1871 B. Nay, they be wylde Irissh Portyngales
1872 That dyde all these pleasures.

1873 How be it, it was for my maysters sake,
1874 And he wyll deserve it, I undertake,
1875 On the largest wyse.

1876 Cornelius. Go thy selfe -- why stondis thou so? --
1877 And make them chere. Let it be do
1878 The best thou canst devyse.

1879 B. Yes, they shall have chere hevyn hye.
1880 But one thing I promyse you faithfully --
1881 They get no drynke therto.

Exeat. Dicat Lucres.

1882 Lucres. Lo, here thys man ys come now --
1883 Now may ye in your matter procede
1884 Ye remembre both what I sayde to you
1885 Touchynge myne answere -- I trow it is no nede
1886 Ony more to reherse it

1887 Cornelius. No, in veray dede,
1888 For moche rehersall wolde let the spede
1889 Of all this matter -- it nedyth no more
1890 Let us roundely to the matter we come for.

1891 Lucres. Ye, that I pray you as hartly as I can.
1892 But fyrst me semyth it were expedient
1893 That ye both name some indifferent man
1894 For to gyve betwyxt you the forseyde jugement.

1895 Cornelius. Nay, as for that, by myne assent,
1896 No man shall have that office but ye.

1897 Gayus. And I holde me well content that it so be

1898 Lucres. Ye, but not wythstondyng that ye therto agre
1899 That I sholde this question of nobles diffine,
1900 It is a grete matter whiche, as semyth me,
1901 Pertayneth to a philosopher or ellis a devyne.
1902 How be it, sith the choyse of this matter is myne,
1903 I can be content, under certayne protestacyon,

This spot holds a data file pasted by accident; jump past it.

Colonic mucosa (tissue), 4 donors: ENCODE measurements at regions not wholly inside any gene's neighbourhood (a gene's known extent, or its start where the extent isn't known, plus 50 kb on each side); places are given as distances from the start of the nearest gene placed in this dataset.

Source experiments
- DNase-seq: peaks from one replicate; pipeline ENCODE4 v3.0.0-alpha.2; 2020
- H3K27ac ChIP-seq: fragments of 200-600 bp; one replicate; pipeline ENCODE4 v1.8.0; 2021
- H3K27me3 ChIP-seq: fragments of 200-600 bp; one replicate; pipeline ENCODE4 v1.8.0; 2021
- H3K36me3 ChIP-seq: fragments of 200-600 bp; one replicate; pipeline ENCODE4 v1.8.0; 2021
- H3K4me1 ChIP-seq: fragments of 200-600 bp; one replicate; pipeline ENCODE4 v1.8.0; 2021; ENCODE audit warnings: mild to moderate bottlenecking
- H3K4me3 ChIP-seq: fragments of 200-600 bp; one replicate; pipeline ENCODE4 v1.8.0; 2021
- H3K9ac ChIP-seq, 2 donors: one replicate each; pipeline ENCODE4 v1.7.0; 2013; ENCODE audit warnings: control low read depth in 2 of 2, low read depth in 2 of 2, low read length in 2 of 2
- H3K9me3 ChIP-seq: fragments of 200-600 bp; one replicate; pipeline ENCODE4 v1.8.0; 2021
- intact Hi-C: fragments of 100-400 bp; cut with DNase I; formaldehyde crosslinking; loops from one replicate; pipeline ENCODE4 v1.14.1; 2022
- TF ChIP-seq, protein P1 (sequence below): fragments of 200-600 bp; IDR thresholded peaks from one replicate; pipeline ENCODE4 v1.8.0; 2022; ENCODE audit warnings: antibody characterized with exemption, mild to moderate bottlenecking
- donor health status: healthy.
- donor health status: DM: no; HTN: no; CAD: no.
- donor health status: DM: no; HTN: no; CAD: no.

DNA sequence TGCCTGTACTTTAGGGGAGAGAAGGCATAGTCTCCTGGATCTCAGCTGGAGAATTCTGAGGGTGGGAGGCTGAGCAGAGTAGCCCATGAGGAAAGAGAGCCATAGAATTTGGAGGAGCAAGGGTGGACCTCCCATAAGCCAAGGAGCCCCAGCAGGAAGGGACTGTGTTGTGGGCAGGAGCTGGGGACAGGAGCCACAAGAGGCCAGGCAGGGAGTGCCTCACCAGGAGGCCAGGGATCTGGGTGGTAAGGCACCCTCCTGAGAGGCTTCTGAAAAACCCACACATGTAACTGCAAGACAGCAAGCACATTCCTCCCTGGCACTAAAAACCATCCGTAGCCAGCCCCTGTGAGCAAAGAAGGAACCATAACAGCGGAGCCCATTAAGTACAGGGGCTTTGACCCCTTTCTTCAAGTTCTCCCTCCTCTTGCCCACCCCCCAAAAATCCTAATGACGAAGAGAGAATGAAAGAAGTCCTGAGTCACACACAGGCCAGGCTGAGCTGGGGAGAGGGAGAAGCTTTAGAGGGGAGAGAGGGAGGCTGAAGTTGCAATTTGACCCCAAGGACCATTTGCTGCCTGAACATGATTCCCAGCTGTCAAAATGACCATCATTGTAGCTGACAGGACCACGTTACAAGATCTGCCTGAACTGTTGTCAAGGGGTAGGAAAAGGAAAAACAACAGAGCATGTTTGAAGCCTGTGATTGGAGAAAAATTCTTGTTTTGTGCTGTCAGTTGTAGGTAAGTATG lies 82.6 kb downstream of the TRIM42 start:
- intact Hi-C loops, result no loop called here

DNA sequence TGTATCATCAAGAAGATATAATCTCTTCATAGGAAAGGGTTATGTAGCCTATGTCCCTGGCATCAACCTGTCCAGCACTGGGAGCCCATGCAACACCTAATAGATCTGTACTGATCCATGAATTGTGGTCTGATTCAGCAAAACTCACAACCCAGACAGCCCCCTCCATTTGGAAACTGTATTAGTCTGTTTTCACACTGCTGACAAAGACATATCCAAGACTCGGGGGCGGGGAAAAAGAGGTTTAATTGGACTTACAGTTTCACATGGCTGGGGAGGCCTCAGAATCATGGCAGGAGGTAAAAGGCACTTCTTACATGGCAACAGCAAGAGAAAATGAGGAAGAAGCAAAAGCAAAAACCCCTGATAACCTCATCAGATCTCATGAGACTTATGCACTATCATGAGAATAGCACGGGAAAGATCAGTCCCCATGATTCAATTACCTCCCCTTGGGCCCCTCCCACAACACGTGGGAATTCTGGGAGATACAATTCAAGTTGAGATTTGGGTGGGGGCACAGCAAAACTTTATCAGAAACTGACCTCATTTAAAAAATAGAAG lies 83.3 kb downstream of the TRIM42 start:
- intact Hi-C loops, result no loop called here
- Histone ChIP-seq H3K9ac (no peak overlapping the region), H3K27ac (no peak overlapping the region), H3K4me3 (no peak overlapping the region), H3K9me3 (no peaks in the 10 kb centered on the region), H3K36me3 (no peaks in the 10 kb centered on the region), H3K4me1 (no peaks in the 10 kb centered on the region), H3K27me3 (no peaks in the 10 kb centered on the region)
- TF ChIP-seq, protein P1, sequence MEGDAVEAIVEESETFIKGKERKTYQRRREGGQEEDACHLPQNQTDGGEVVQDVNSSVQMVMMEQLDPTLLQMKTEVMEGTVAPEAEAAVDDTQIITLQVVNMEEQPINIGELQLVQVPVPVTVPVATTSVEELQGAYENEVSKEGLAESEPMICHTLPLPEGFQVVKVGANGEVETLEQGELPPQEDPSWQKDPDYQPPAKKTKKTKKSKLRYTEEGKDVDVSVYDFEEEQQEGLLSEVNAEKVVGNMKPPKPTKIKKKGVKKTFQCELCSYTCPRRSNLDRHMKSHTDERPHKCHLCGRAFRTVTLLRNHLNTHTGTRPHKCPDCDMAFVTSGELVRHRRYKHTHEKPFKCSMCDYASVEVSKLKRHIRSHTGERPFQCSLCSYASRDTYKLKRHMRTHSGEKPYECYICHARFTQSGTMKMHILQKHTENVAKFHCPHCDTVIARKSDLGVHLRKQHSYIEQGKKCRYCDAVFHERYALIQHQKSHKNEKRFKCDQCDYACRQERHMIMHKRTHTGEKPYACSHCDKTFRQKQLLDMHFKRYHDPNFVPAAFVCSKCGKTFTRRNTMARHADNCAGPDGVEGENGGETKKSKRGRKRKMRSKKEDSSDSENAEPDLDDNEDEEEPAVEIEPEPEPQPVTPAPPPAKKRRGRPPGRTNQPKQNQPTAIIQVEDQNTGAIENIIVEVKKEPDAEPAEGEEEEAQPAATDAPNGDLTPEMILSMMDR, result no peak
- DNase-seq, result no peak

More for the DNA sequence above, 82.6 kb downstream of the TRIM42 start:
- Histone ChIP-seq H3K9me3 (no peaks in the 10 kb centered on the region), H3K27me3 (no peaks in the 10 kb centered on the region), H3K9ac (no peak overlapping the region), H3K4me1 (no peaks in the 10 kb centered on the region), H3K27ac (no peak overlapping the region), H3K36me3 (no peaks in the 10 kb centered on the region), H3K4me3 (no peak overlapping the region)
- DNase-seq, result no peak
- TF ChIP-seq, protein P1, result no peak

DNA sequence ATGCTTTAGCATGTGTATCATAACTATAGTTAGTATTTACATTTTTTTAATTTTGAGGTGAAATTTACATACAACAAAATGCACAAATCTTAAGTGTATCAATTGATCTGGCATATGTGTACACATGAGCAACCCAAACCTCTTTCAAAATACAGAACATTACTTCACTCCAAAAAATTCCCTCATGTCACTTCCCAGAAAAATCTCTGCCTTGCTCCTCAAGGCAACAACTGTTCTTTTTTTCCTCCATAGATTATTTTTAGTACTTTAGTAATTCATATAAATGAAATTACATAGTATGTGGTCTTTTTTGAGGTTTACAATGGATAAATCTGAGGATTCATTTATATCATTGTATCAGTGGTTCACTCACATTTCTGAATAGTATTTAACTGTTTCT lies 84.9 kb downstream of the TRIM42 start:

1904 Whan that I have harde you, to say myne opinion.

1905 Lo, this wyse I mene and thus I do intende:
1906 That what so ever sentence I gyve betwyxt you two
1907 After myne owne fantasie, it shall not extende
1908 To ony other person. I wyll that it be so,
1909 For why no man ellis hath theryn ado
1910 It may not be notyde for a generall precedent,
1911 All be it that for your partis ye do therto assent.

1912 Gayus. As touchyng that poynt we holde us well content --
1913 Your sentence shall touche no man but us twayne.
1914 And sith ye shall gyve it by our owne agrement,
1915 None other man ought to have thereat disdayne.
1916 Wherfor all thys dout ye may well refrayne,
1917 And in that matter principall this tyme wolde be spent.

1918 Cornelius. Than wyll I begynne.

1919 Gayus. I holde me well content.

1920 Cornelius. Syth ye have promysed, fayre Lucres, heretofore
1921 That to the more noble man ye wyll enclyne,
1922 Vary not fro that ~orde and I aske no more,
1923 For than shall the victory of this cause be myne,
1924 As it shalbe easy to jugge and diffyne.
1925 For every creature that ony reason hase
1926 Me semyth I durst make hym self jugge in this case,
1927 Save that I fere me the beaute of your face
1928 Sholde therin blynde hym so that he ne myght
1929 Egally disserne the wronge fro the right.

1930 And if he were half so wyse a man in dede
1931 As he reputeth hym self for to be,
1932 Upon your saide answere he sholde not nede
1933 To gaynesay in this matter or travers with me.
1934 My noblenes is knowen thorow all the cyte --
1935 He knoweth hym selfe the noblenes of my kyn --
1936 And at that one poynt my proces I wyll begyne.

1937 Amonge all thistoryes of Romaynes that ye rede,
1938 Where fynde ye ony blode of so gret noblenes
1939 As hath ben the Cornelys wherof I am brede?
1940 And if so be that I wolde therin holde my pease,
1941 Yet all your cornecles beryth gode witnes
1942 That my progenytours and auncetours have be
1943 The chefe ayde and diffence of this noble cyte

1944 How ofte have myne auncetours in tymes of necessite
1945 Delyverd this cyte from dedely parell
1946 As well by theyr manhode as by theyr police?
1947 What jeopardi and paine they have suffred in the quarell
1948 Thempire to encrece and for the comune wele
1949 It nedith not the specialties to reherse or name
1950 Sith every trew Romaine knoweth the same.

1951 In every mannys howse that histories be rife
1952 And wrytten in bookis, as in some placis be
1953 The gestis of Arthur, or of Alexandyrs life,
1954 In the whiche stories ye may evidently se
1955 And rede how Cartage, that royall cyte,
1956 By Cipion of Affrick, my grete graunte-sire,